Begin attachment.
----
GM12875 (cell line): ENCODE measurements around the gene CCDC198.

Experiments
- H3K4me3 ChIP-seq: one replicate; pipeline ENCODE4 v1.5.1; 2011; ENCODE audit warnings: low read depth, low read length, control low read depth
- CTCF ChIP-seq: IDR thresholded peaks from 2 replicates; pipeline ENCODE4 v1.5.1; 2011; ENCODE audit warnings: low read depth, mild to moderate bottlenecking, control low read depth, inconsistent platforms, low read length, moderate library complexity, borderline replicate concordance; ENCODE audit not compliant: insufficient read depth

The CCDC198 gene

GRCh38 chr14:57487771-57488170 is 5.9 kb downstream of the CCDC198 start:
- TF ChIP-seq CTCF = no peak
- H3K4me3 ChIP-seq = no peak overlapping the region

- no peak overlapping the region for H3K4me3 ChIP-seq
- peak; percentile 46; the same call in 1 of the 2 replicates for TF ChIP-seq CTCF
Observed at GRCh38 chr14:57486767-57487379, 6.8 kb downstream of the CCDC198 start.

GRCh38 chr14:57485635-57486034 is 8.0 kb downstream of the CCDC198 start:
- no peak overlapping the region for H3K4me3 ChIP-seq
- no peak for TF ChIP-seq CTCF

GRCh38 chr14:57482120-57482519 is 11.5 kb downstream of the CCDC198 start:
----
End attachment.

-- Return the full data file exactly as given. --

GM12875 (cell line): ENCODE measurements around the gene CCDC198.

Experiments
- H3K4me3 ChIP-seq: one replicate; pipeline ENCODE4 v1.5.1; 2011; ENCODE audit warnings: low read depth, low read length, control low read depth
- CTCF ChIP-seq: IDR thresholded peaks from 2 replicates; pipeline ENCODE4 v1.5.1; 2011; ENCODE audit warnings: low read depth, mild to moderate bottlenecking, control low read depth, inconsistent platforms, low read length, moderate library complexity, borderline replicate concordance; ENCODE audit not compliant: insufficient read depth

The CCDC198 gene

GRCh38 chr14:57487771-57488170 is 5.9 kb downstream of the CCDC198 start:
- TF ChIP-seq CTCF = no peak
- H3K4me3 ChIP-seq = no peak overlapping the region

- no peak overlapping the region for H3K4me3 ChIP-seq
- peak; percentile 46; the same call in 1 of the 2 replicates for TF ChIP-seq CTCF
Observed at GRCh38 chr14:57486767-57487379, 6.8 kb downstream of the CCDC198 start.

GRCh38 chr14:57485635-57486034 is 8.0 kb downstream of the CCDC198 start:
- no peak overlapping the region for H3K4me3 ChIP-seq
- no peak for TF ChIP-seq CTCF

GRCh38 chr14:57482120-57482519 is 11.5 kb downstream of the CCDC198 start: